Corbys Crags

Page last updated: 16/12/2017

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Corby's Crags was initially established as part of the 1951 Manchester to Kirk o'Shotts television route [link to feature], providing an intermediate site bewteen Pontop Pike and Blackcastle Hill. In common with the other sites on this route there was initially a relatively short steel tower carrying a pair of dishes facing in each direction, together with a brick building for the equipment, including standby generator.

The site was later used for the Backbone link [feature] running over a similar route to the north west but diverted to Muggleswick rather than Pontop Pike. The current structure is a large square tower, dating from the early 1960s and with steelwork to support a number of horn antennas.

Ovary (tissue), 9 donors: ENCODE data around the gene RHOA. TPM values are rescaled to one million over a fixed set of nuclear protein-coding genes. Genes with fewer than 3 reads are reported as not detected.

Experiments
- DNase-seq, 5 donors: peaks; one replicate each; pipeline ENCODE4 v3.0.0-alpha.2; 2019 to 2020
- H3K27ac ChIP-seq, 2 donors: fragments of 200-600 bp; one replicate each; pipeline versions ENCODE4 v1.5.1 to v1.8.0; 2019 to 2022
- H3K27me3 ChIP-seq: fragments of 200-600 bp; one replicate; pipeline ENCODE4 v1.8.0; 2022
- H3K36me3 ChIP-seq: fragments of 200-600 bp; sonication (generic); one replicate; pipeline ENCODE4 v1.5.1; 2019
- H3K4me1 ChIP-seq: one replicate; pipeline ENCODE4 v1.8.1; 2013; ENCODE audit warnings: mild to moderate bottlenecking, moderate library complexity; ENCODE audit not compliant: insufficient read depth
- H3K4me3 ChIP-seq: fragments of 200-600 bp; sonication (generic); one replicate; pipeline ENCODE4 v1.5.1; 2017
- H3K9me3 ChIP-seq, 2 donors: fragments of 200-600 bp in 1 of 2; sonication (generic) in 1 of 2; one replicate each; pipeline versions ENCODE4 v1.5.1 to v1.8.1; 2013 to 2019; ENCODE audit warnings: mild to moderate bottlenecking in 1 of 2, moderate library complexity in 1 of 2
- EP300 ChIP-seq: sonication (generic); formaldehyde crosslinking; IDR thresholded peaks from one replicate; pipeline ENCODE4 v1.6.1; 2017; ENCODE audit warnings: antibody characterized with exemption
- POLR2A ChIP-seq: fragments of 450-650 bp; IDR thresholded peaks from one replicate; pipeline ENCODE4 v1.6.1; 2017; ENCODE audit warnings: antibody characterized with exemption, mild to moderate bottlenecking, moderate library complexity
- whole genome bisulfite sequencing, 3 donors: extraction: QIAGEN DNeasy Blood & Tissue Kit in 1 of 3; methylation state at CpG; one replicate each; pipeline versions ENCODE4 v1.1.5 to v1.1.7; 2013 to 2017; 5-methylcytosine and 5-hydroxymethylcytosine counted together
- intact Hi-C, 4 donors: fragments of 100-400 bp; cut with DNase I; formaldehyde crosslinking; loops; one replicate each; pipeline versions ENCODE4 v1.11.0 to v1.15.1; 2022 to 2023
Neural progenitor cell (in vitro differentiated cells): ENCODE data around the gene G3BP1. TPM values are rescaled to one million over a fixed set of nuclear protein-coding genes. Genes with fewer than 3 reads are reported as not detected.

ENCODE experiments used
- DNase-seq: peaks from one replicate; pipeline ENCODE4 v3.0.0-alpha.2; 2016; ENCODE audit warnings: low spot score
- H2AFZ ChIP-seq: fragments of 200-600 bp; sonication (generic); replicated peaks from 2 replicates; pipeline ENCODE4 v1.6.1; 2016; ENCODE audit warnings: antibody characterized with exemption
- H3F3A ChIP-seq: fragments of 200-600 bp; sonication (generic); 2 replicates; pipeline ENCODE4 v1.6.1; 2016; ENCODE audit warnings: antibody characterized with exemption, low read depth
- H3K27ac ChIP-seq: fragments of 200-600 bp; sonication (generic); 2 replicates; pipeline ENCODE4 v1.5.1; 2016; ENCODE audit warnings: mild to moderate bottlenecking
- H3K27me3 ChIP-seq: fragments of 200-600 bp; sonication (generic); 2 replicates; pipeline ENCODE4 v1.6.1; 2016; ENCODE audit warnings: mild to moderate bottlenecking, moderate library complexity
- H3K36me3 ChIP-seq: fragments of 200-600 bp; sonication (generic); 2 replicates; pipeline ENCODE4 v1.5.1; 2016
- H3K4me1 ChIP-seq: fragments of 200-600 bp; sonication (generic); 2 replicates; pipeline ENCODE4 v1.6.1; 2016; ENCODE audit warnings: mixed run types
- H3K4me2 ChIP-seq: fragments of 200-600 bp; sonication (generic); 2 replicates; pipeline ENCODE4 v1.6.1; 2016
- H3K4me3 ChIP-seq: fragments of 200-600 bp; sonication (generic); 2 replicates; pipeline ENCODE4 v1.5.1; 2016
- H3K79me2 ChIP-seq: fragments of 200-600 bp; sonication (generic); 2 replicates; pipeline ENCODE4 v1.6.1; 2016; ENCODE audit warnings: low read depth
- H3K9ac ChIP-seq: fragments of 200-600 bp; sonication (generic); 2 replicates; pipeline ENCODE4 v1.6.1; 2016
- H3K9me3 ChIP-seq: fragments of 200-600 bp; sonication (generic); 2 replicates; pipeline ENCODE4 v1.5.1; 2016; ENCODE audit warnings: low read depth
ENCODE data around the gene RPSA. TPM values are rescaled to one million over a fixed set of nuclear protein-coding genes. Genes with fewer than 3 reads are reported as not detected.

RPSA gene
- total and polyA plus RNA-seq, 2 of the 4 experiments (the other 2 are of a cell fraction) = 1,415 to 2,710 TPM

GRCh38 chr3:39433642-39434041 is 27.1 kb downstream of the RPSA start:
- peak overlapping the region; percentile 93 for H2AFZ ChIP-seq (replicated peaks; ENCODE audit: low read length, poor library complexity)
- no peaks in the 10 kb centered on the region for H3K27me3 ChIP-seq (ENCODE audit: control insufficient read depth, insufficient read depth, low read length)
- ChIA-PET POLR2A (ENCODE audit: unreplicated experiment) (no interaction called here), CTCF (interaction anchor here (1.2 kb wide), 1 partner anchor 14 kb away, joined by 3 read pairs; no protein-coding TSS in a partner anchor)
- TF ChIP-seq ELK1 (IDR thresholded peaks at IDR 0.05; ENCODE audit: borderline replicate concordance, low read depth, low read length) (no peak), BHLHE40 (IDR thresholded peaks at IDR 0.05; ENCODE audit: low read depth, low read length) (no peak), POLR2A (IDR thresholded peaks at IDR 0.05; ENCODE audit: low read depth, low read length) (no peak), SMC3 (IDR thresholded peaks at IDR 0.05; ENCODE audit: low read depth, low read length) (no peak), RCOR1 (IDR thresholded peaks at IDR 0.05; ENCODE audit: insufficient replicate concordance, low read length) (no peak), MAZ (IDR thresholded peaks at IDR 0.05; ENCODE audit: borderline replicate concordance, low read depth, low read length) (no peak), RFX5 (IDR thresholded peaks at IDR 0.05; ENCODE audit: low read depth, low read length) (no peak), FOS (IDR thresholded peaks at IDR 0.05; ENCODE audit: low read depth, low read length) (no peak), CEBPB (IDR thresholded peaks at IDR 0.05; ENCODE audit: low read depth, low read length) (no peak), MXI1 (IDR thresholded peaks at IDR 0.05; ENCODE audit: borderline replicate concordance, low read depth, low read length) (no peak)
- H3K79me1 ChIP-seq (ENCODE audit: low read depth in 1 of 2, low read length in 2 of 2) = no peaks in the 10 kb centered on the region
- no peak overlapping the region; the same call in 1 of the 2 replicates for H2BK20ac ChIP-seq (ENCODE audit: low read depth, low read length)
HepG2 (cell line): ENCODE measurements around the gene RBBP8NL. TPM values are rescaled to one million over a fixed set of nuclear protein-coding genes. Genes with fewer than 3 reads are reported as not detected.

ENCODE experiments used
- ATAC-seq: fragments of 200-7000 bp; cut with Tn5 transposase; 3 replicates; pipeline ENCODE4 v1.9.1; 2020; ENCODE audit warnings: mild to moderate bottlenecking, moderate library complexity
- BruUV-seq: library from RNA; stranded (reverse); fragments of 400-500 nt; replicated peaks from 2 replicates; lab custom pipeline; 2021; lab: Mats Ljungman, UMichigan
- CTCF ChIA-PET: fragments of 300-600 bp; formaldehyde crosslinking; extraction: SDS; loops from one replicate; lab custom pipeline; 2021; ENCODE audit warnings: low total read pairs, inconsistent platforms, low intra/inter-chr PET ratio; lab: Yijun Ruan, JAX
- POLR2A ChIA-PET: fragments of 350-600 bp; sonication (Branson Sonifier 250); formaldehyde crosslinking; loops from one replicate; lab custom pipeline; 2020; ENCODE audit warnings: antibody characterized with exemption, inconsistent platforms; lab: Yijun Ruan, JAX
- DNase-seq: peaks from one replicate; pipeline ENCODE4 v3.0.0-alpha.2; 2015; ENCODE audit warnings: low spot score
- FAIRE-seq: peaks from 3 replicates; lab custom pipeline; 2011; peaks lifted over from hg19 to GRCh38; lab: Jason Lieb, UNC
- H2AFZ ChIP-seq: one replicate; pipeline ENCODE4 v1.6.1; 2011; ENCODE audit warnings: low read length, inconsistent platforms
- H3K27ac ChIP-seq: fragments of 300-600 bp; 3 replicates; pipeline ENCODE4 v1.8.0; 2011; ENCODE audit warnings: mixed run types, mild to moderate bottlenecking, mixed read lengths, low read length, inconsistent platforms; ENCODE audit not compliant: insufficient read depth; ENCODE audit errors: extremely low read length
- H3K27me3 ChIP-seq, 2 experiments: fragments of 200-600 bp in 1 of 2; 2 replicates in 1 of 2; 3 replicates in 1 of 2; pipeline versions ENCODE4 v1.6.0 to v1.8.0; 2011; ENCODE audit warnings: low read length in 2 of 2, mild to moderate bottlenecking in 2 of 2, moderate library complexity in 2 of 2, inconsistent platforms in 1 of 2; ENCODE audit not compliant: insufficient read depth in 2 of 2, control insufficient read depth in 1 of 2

Post Office drawing DRG 100012 - assumed to be early 1970s - provides an analysis of the tower loading including the antennas then installed or proposed. These were all 12 ft dishes except where stated: four facing Pontop Pike, four facing Wooler, two facing Boulmer and a "small" horn facing Muggleswick. A 1975 photo shows two additional horns which presumably were already present but not relevant to the analysis.

The 1951 building survives and is possibly used by site sharers. A number of 18 GHz links are still operational, including one to Wooler.



Corbys Crags 1955

Copyright BT Heritage [TCB417/E 19968]


Corbys Crags 1955

Copyright BT Heritage [TCB417/E 64585]


Corbys Crags 2011

Copyright Peter McDermott(Geograph)


Corbys Crags 2015

Copyright Graham Robson(Geograph)